SA’S FUTURE – Is the Table sturdier than before?

By Steuart Pennington

Clearly, there is much water that needs to flow under the bridge in the next few weeks/months as the GNU finds its feet. Surely there will be many hiccoughs along the way.

But does this mean we face an inevitable choice of a range of pessimistic vs realistic vs optimistic scenarios as our newly betrothed party-political bedfellows learn how to share their bed space?

I think not.

Strong tables have four legs. It is my proposition that in the past few months much has happened to change the strength of our table.

Leg 1: The Changing role of the State; Coalition governments, local, provincial and national and the GNU – better prospects

Leg 2: Private sector initiative through B4SA, working with government – considerable re-building

Leg 3: Civil society oversight and contribution through 150 000 registered NGO’s – assisting where government is failing.

Leg 4: A vigorous informal sector contributing R1 trillion to GDP and engaging 8 million citizens – reducing real unemployment

This represents the way forward, not a jumble of scenarios, we are on the road to an improved future.

Leg 1: The changing role of the State

As John Endres CEO of the Institute of Race Relations wrote last year, long before the poorly predicted election results of 2024, he says, “In considering the changing role of the State a useful framework for thinking about this assesses the role of the state along two axes. The first axis is whether the state plays an enabling role or one that is obstructive. The second is whether the state is expanding or receding. Combining these two axes’ results in four quadrants.” The first quadrant named that of a developmental state (enabling and expanding), which happened in South Africa 1994 to 2007; the second named a detrimental state (expanding and obstructing), which happened 2008 to 2017; the third an emasculated state (obstructing and receding), 2018 until the present; the fourth he postulated, a lean state (receding and enabling). (See the diagram below)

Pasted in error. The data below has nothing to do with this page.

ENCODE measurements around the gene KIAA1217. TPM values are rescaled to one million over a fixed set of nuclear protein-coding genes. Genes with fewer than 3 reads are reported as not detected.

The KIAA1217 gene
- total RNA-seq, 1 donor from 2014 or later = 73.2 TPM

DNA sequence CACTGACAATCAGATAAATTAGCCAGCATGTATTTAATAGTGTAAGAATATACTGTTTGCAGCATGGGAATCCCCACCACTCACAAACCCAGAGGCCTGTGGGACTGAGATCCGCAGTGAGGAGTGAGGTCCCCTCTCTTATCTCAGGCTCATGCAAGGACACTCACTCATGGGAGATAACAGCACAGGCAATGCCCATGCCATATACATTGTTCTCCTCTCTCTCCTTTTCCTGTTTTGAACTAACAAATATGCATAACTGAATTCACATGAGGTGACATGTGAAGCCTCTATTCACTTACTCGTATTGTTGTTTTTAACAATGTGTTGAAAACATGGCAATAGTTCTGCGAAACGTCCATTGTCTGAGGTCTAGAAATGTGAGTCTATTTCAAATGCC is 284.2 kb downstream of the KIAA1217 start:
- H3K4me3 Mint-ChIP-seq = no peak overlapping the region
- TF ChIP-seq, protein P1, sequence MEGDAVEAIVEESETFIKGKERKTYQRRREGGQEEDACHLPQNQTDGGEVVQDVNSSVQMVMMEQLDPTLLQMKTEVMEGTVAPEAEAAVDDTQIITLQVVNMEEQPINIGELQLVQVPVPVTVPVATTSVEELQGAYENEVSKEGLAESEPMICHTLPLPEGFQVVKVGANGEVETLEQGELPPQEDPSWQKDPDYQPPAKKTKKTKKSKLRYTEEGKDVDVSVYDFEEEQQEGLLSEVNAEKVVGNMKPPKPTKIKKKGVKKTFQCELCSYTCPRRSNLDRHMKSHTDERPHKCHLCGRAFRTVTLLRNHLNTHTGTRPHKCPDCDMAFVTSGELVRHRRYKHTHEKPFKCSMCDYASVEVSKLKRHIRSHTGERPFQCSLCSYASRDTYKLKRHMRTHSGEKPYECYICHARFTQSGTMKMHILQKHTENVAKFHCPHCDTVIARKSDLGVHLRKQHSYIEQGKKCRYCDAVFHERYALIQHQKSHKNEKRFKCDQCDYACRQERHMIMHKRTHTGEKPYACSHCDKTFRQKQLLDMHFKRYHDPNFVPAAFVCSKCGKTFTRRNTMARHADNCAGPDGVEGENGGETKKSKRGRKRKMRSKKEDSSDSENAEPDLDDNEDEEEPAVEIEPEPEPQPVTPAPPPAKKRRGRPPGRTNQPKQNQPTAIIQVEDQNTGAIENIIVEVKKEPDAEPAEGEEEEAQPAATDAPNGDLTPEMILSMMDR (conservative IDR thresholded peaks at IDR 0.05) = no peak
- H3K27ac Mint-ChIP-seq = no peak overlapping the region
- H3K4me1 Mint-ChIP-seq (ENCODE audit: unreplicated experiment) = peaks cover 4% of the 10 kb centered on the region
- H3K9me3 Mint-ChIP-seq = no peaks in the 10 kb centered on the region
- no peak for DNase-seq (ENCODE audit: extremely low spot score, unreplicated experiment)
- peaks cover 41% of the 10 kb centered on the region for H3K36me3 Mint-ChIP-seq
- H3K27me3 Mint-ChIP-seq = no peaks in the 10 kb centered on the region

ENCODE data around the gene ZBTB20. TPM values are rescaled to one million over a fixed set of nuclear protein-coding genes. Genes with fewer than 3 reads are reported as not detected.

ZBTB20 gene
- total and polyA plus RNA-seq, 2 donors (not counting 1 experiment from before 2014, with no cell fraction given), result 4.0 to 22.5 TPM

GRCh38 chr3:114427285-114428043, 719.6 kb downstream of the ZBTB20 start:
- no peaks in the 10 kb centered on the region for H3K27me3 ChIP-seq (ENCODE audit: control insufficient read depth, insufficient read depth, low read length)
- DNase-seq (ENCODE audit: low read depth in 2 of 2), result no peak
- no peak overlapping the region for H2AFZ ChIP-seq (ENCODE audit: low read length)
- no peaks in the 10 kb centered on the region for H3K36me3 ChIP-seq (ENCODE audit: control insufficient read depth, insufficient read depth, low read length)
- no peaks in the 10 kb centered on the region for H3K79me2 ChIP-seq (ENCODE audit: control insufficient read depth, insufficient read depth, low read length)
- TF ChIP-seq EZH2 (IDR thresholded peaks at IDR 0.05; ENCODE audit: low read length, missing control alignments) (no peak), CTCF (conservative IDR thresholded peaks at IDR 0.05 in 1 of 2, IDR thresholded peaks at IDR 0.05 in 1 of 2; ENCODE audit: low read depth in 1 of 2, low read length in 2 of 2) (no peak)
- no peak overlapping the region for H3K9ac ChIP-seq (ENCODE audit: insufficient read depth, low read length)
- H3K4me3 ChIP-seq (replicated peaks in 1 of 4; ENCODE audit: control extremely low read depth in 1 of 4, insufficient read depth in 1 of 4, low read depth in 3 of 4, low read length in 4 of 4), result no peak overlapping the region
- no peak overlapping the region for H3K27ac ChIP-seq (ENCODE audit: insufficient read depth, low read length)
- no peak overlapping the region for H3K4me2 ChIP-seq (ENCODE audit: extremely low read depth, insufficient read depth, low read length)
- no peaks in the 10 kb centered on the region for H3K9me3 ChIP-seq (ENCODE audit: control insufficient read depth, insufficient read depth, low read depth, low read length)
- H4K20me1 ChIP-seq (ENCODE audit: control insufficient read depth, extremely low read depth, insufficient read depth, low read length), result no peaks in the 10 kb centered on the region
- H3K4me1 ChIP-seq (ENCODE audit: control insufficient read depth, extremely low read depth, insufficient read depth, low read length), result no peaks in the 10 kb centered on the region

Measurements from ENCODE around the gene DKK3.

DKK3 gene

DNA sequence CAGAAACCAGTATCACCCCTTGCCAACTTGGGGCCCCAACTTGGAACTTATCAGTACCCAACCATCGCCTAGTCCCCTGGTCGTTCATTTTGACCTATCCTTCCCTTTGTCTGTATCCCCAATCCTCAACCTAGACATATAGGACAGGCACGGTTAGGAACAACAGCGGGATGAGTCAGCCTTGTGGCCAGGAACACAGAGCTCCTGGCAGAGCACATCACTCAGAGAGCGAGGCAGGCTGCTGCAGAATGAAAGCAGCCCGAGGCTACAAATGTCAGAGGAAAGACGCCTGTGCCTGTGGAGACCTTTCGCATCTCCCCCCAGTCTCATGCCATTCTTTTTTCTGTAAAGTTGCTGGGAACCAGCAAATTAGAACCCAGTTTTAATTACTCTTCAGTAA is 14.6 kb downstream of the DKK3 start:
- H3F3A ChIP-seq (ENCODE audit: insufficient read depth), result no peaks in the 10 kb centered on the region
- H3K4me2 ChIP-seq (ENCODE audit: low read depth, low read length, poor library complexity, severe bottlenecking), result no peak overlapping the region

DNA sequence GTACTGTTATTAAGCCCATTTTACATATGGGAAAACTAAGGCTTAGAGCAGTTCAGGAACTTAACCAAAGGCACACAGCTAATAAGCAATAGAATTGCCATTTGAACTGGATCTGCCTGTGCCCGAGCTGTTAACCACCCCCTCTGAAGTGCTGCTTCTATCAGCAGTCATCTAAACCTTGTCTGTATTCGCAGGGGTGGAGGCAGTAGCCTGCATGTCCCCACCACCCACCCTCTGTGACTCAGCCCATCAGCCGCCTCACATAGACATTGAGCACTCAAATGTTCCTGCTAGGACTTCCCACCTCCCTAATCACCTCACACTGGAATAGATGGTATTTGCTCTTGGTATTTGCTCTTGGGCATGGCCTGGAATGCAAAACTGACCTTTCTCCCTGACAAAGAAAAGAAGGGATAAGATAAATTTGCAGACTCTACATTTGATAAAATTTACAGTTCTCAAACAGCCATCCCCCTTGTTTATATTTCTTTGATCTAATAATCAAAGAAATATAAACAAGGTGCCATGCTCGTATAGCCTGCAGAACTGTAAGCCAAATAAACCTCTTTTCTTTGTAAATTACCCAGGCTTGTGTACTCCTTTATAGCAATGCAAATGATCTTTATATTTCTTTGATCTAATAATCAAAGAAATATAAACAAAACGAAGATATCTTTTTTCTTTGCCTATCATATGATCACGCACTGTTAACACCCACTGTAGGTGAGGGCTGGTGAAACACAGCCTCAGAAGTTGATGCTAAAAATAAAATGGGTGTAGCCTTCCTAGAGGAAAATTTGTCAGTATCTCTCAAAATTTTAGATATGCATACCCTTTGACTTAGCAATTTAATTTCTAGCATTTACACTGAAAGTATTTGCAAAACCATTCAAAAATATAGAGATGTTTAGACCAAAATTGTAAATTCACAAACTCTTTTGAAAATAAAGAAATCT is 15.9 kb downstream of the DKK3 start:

Well, I ask isn’t that what we are witnessing right now?

The changing role of the State: GNU Prospects

·       Ruling party power and competence declines, less and less voter support

·       Rise in private sector initiative, fixing state failures

·       Rise in civic organisations, fixing state procrastination

·       Civil society takes on more and more, fixing state lack of delivery

·       State begins to reform itself through a GNU

·       Informal sector goes from strength to strength, real unemployment and poverty reduces

This momentum is unstoppable, and as ‘trust’ improves this mandate will grow, of that I am sure, as John Endres concludes “We are solving problems in the growing absence of the state and doing it successfully. In years to come, South Africa may well become a case study of how private initiative succeeds where states fail. And in the future, South Africa could end up with an enabling, compact state, a lean state, which co-operates with non-state actors instead of trying to stifle their efforts.”

Leg 2: Private sector initiative

The work that B4SA has managed to achieve over the past 10 months is astounding on all three fronts: Energy supply; Transport and Logistics and Crime and Corruption (as the table below indicates)

Leg 3: Civil Society Oversight and Contribution:

It is estimated that there are 150,000 registered NGOs in South Africa. I’m told, 10,000 in education alone. Many of these NGOs secure support from the corporate sector. They are to be found in every sector of endeavor in the country. On we have a portal ‘Good Deeds NGO’s’ and ‘Good Deeds Corporate’ we publish +/- 10 examples of these every month, and have been doing so for 16 years, that’s close on 2000 stories!

Leg 4: Informal sector growth: